If a written request for a contravention to a development standard (clause 4.6 of the LEP) has been received, has it been attached to the assessment report?

 

Yes part of assessment report

Special Infrastructure Contributions

Does the DA require Special Infrastructure Contributions conditions (under s7.24)?

 

Not Applicable

Conditions

Have draft conditions been provided to the applicant for comment?

 

No, standard conditions have been attached with no design changes

 

Site Plan

 

EXECUTIVE SUMMARY

·    Council is in receipt of an application for the amalgamation of three lots, demolition of the existing structures and construction of a mixed development containing ground floor retail/commercial area, 14 apartments, and basement car parking area with access off Forest Road on the subject site.

·    The site is zoned B1 Neighbourhood Centre under Hurstville Local Environmental Plan 2012 and the proposal is a permissible form of development with Council’s consent. The proposed development satisfies the relevant objectives contained within the LEP and complies with the relevant requirements but seeks a variation to the development standards relating to height. This variation is discussed in the report and supported due to the topography of the site.

·    The application was notified/advertised to residents/owners in accordance with Council’s requirements on two occasions, once when the application was lodged, and once when the house numbering was corrected to accurately reflect the subject sites and 35 submissions and 1 petition containing 228 signatures were received in reply. The issues raised in the submissions are discussed in the report.

·    Following a detailed assessment of the proposal, Development Application No. DA2017/0217 is recommended for approval subject to the conditions of consent specified in the report.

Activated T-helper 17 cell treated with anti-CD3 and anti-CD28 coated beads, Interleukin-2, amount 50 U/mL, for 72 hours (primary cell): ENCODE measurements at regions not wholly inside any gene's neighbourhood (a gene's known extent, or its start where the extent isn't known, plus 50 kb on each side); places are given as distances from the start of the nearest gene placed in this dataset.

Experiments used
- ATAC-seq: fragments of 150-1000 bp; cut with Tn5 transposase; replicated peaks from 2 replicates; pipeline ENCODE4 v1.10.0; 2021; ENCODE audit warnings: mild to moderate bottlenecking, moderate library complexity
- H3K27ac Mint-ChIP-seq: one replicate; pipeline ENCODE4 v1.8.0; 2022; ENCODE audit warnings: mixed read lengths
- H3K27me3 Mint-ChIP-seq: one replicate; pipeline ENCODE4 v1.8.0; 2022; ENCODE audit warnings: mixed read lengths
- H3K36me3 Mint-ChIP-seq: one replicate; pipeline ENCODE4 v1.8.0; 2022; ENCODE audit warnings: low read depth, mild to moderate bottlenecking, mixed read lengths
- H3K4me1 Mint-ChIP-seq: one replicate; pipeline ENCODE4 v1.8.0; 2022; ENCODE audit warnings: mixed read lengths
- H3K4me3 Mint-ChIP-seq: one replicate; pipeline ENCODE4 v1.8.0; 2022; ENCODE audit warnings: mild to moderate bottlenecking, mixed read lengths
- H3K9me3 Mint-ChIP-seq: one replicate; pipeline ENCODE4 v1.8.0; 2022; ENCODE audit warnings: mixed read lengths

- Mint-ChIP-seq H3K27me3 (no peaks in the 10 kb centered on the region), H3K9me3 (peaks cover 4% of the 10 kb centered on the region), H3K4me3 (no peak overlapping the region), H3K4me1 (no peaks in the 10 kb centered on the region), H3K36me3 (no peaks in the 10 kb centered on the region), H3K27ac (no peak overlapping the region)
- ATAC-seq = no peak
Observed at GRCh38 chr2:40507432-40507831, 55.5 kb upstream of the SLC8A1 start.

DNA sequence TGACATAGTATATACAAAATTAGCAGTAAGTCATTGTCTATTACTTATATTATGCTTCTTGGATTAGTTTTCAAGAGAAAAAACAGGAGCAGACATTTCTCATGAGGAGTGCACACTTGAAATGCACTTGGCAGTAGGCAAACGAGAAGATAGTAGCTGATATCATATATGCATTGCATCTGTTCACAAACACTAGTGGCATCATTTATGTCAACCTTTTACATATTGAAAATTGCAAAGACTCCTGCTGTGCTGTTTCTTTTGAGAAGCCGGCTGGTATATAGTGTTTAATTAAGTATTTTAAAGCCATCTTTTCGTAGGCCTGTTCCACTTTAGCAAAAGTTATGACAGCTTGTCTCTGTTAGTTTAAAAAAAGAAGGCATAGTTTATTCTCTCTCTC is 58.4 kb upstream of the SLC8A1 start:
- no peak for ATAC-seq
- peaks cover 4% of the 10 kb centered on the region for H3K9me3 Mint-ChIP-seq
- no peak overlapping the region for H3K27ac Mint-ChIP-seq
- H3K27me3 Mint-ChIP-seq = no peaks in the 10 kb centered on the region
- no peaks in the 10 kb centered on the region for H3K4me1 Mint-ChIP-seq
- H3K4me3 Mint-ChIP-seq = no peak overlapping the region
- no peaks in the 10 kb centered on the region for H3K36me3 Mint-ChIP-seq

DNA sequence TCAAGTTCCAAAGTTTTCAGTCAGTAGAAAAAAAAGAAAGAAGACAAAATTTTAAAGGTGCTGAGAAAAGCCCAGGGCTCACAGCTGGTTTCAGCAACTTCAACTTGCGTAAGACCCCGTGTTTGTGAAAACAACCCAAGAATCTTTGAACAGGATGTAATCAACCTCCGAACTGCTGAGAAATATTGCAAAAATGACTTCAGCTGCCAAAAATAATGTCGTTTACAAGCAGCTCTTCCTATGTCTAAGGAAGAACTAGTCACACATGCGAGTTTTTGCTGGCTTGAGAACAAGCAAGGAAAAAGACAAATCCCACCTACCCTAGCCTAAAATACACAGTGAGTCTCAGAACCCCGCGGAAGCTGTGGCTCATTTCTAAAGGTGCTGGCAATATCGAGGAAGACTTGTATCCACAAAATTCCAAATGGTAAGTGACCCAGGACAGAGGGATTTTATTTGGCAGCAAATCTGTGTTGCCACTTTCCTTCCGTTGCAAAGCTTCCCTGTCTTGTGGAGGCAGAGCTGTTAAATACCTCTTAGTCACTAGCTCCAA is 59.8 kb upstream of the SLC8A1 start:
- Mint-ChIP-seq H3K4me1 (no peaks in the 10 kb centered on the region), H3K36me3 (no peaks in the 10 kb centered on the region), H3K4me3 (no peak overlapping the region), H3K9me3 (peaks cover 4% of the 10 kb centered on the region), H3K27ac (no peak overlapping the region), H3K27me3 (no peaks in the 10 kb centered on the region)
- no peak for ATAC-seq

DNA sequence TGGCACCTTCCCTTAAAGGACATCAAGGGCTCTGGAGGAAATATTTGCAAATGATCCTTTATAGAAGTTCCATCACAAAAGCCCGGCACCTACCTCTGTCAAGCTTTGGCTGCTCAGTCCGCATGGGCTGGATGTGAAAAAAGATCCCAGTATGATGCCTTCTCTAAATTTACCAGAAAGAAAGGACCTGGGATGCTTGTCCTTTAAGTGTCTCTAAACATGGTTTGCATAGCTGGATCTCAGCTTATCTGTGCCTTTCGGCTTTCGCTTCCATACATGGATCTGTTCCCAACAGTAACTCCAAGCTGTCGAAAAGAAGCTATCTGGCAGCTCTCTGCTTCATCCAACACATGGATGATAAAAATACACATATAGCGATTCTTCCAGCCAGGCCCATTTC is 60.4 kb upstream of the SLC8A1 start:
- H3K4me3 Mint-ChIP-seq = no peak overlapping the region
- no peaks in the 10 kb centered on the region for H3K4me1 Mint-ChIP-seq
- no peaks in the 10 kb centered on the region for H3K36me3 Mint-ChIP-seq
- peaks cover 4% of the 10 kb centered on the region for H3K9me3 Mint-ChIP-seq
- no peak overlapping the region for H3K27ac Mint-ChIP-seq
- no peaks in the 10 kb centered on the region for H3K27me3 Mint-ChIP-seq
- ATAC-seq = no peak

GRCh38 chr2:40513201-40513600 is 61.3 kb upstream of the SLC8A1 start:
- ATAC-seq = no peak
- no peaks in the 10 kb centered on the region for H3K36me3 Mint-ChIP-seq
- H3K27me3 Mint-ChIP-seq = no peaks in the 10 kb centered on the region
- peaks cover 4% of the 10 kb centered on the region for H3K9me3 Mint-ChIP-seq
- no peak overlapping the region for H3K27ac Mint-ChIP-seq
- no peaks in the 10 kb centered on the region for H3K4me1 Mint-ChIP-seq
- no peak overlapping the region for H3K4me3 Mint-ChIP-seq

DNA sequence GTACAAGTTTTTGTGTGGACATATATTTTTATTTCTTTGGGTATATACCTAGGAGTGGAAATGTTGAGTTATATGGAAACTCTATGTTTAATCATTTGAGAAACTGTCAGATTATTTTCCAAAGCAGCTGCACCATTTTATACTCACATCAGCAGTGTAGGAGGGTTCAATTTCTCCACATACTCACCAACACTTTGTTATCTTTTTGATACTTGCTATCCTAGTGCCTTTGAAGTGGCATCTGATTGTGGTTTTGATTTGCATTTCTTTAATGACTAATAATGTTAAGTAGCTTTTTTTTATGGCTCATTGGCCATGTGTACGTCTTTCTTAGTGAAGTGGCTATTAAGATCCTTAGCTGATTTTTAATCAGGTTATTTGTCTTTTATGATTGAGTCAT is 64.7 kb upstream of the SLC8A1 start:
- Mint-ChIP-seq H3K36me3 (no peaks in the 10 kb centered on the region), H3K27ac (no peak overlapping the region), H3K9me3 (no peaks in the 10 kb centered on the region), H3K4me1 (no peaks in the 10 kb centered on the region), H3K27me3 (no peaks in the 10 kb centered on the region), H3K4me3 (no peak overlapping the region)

DESCRIPTION OF THE PROPOSAL

1.         The application is for the amalgamation of three lots, demolition of the existing structures and construction of a mixed development containing ground floor retail/commercial area, 14 apartments, and basement car parking area with access off Forest Road. In particular, the development will comprise the following:

 

Basement level

§ Access to the basement area will be via a ramp from the ground floor which will be accessed from Forest Road

§ 13 residential parking spaces

§ 14 bicycle racks

§ Lift and stairs

§ Residential storage area

 

Ground floor (Forest Rd)

§ 102sqm of retail space

§ 9 retail car spaces (including 1 accessible space)

§ Commercial loading area

§ 3 residential car spaces

§ 4 visitor car spaces

§ Car wash bay

§ Waste facilities rooms, services room, hoist, bulk store room

§ Lift, stairs

§ Deep soil planting adjoining west and south boundary

 

Ground floor (Lime Kiln Rd)

Due to the level change across the site, the ground floor of Lime Kiln Road will sit horizontal with the first floor residential level of Forest Road.

§ 349.5sqm of retail space

§ Entry lobby for residential apartments

§ Lift, fire stairs and hoist

§ 4 x 2 bedroom apartments and 1 x 1 bedroom apartment

 

Level 1 (level 1 Lime Kiln Rd/level 2 Forest Rd)

§ 3 x 1 bedroom apartments

§ 3 x 2 bedroom apartments

§ 1 x 3 bedroom apartment

§ Lift, fire stairs and services area

 

Level 2 (Lime Kiln Rd)

§ 1 x 2 bedroom apartment

§ 1 x 3 bedroom apartment

§ Lift, fire stairs and services area

§ A communal open space area (209sqm)

 

Photomontage of development from corner of Lime Kiln Rd and Forest Rd

Photomontage of development from Forest Rd

 

DESCRIPTION OF THE SITE AND LOCALITY

2.         The subject site is located at 2-12 Lime Kiln Road, 1041a, 1041b and 1041c Forest Road, Lugarno and together they form the subject site. Shops 2-12 Lime Kiln Road consist of one storey neighbourhood shops and two residential dwellings are located at 1041a and 1041c Forest Road. To the rear of these, there are two fibro buildings which were approved as residential uses in association with the neighbourhood shops.

 

The site has a frontage of 23.775m to Forest Rd and 28.86m to Lime Kiln Rd and a total area of 1401sqm. The site has a slope to the rear of the site towards the Forest Rd frontage. Lawrence Park is located on the north east corner of the site and fronts Forest Rd and Lime Kiln Rd.